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Oct 23, 2018 2:54 PMPublication: The Southampton Press

Southampton Town Looks To Modify Accessory Apartment Rules

Jay Schneiderman is looking at restricting the amount that homeowners wishing to offer accessory apartments can charge. GREG WEHNER
Oct 23, 2018 4:11 PM

In an effort to bring more affordable housing opportunities to the Town of Southampton—primarily east of the Shinnecock Canal—Town Supervisor Jay Schneiderman is looking to loosen the restrictions on accessory apartments.

But there’s one catch: Homeowners will be limited on how much rent they can charge.

At a Town Board work session on Thursday, October 18, Mr. Schneiderman, along with Assistant Town Attorney Kara Bak, and Diana Weir, the town’s director of housing and community development, presented a plan that would allow homeowners to rent a one-bedroom accessory apartment, but they could charge no more than $1,518 per month in rent. It’s hoped that the offering would open up affordable housing opportunities to those who work in the community.

“The concept we are working on is basically to expand the inventory of affordably priced rental units in the town to give young people—not just young people—an opportunity to stay in our community to work and be able to save some money, or be able to have a decent life, because the rent isn’t gobbling up their life,” Mr. Schneiderman said.

On Tuesday, Mr. Schneiderman said giving homeowners the opportunity to rent out an accessory apartment is a privilege, because towns do not have to allow accessory apartments in the first place. So as a trade-off, he said, the town is limiting the amount that can be charged to rent an apartment.

There are a few stipulations, though.

For example, the rental must be for the entire year, and the home, or primary residence, must be occupied by the homeowner. This helps eliminate summer rentals and ensures that the renters don’t get out of hand, according to Ms. Weir.

Mr. Schneiderman also said eligible lots must be one-half acre or larger, as opposed to the current regulation of three-quarters of an acre or larger.

When the legislation was discussed during the work session, there was concern that opening accessory apartments up to homes with smaller lots would only increase the density in areas like Hampton Bays and Riverside, where the number of people per square mile exceeds 1,000.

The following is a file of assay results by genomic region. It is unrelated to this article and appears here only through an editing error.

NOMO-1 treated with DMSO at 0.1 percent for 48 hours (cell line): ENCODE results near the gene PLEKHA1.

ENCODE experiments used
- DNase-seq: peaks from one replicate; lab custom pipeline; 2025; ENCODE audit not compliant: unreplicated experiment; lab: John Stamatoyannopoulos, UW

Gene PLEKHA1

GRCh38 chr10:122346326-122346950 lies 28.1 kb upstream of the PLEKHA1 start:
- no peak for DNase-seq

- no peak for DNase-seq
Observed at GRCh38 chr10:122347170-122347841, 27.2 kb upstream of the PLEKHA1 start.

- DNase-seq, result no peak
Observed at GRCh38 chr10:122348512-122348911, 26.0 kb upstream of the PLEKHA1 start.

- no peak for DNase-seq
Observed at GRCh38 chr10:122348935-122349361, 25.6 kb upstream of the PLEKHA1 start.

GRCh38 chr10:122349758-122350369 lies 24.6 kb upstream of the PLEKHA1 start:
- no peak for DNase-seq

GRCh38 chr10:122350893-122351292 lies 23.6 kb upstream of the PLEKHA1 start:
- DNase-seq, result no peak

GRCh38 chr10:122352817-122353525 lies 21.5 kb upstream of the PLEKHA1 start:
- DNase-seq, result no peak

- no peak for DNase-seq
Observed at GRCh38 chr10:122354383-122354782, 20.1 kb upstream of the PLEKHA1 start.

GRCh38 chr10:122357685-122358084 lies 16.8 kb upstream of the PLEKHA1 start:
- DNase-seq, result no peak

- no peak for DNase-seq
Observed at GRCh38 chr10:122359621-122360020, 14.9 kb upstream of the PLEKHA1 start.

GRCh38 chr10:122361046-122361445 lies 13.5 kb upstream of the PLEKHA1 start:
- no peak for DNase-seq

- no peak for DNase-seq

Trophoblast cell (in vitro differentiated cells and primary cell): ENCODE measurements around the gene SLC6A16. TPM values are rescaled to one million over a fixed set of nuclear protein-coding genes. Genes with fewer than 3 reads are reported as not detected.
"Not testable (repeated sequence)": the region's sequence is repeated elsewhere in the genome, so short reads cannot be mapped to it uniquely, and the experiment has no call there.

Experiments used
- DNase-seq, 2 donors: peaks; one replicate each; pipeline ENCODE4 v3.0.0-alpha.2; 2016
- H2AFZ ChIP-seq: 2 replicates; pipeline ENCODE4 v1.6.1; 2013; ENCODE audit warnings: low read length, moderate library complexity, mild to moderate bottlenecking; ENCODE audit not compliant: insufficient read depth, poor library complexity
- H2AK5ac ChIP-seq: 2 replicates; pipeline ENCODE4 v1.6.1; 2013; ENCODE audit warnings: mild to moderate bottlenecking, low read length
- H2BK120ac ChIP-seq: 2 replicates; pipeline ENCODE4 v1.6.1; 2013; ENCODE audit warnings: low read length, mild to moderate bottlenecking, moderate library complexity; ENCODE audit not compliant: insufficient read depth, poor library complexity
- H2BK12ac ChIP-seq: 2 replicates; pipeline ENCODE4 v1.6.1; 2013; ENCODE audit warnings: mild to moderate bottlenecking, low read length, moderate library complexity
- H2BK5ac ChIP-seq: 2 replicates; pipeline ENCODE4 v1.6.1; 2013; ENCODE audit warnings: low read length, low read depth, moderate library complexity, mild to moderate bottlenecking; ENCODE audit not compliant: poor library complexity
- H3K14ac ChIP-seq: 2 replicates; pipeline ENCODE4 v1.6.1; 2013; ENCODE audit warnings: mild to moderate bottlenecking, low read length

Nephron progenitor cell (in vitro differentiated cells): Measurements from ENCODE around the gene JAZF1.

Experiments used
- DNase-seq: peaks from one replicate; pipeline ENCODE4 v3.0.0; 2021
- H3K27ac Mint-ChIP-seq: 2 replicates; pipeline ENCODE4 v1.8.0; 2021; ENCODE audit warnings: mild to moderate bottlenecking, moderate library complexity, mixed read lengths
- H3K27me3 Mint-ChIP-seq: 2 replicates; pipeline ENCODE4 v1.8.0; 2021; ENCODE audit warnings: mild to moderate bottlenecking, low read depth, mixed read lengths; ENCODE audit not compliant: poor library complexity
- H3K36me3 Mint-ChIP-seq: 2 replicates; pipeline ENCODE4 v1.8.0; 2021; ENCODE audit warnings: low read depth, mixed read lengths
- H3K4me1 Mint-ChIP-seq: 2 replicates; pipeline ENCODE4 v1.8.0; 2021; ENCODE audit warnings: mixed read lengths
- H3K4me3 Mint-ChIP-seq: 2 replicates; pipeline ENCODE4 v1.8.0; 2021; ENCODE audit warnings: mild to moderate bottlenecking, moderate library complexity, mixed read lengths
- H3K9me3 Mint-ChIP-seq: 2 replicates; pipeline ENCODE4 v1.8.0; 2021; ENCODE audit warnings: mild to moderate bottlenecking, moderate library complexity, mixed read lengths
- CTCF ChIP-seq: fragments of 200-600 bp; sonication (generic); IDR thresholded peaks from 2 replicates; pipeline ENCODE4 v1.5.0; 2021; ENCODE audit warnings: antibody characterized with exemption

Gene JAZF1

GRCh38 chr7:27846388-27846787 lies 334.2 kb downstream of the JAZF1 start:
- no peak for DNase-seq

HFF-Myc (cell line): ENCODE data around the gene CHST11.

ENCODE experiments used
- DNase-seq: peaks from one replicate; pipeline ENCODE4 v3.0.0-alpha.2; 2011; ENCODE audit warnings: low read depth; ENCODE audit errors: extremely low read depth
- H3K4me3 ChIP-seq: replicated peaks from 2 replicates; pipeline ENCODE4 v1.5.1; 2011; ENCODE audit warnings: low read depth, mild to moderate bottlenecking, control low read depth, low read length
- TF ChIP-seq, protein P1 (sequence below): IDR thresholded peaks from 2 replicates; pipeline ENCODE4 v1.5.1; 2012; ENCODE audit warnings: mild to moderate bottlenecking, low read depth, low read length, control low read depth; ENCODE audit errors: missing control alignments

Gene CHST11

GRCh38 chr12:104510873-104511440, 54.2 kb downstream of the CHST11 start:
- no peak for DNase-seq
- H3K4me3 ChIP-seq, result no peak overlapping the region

After working with the legislation, Mr. Schneiderman said on Tuesday that he wanted to set criteria that any area with over 500 people per square mile according to the latest census would be ineligible to have an accessory apartment.

He said homeowners in Hampton Bays, East Quogue, Speonk, Quiogue, Riverside and Shinnecock Hills would be “knocked out” from being able to get an accessory apartment permit—but Bridgehampton, Eastport, Flanders, North Sea, Noyac, Water Mill and Tuckahoe would be eligible.

Mr. Schneiderman said out of the 12,000 lots in the town currently eligible to qualify for an accessory apartment permit, only 400 have permits. But increasing the pool and restricting the pricing to be more affordable does not necessarily mean more people will take advantage of the new program either, according to Mr. Schneiderman.

Optimistically, he said if 20 property owners sign up per year over the next 10 years, that’s an additional 200 affordable units in the town.

“It’s still a drop in the bucket to what’s needed, but it would better than what’s happening now,” Mr. Schneiderman said. “This is a real crisis, and the lack of affordability is impacting the community.”

He added that when there is a lack of affordable homes, traffic increases from a workforce that commutes from outside of the town, there is a lack of a sense of community, year-round populations east of the canal drop and it gets harder to find volunteers for the fire and ambulance companies.

“I’m trying to do something that makes it a little better,” Mr. Schneiderman said. “There’s no perfect solution. Doing nothing is unacceptable.”

Mr. Schneiderman said he plans to present his changes to the other board members at Thursday’s work session at 10 a.m. Once legislation is agreed upon by the board, it will be presented for a public hearing.

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Do not count on Kara Bak for any legal advice Town Board, she was the one who signed off on the Rose Hill scam!!!!
By bigfresh (3968), north sea on Oct 23, 18 5:04 PM
2 members liked this comment
Southampton town is a mess. The bel aire is still operating and renting to the poor for $1700 a room. Jokeeeee
By bigblue84 (69), Hampton Bays on Oct 23, 18 7:16 PM
The local board (SHTB) and administration are over their heads. This is just proof local government is socialism. They dictate what you can charge for rent yet offer nothing in return. Zero ! Let the free market determine this.

A small example of why and how difficult it has become for private business to develop in the area having to deal with this administration. This is the same administration that fails to enforce code, struggles to develop a small park.correctly and dumps on towns ...more
By Hamptonsway (37), Southampton on Oct 23, 18 7:55 PM
1 member liked this comment
Communism spreads

HB will become even more like Mastic
By HB90 (154), southampton on Oct 23, 18 10:40 PM
1 member liked this comment
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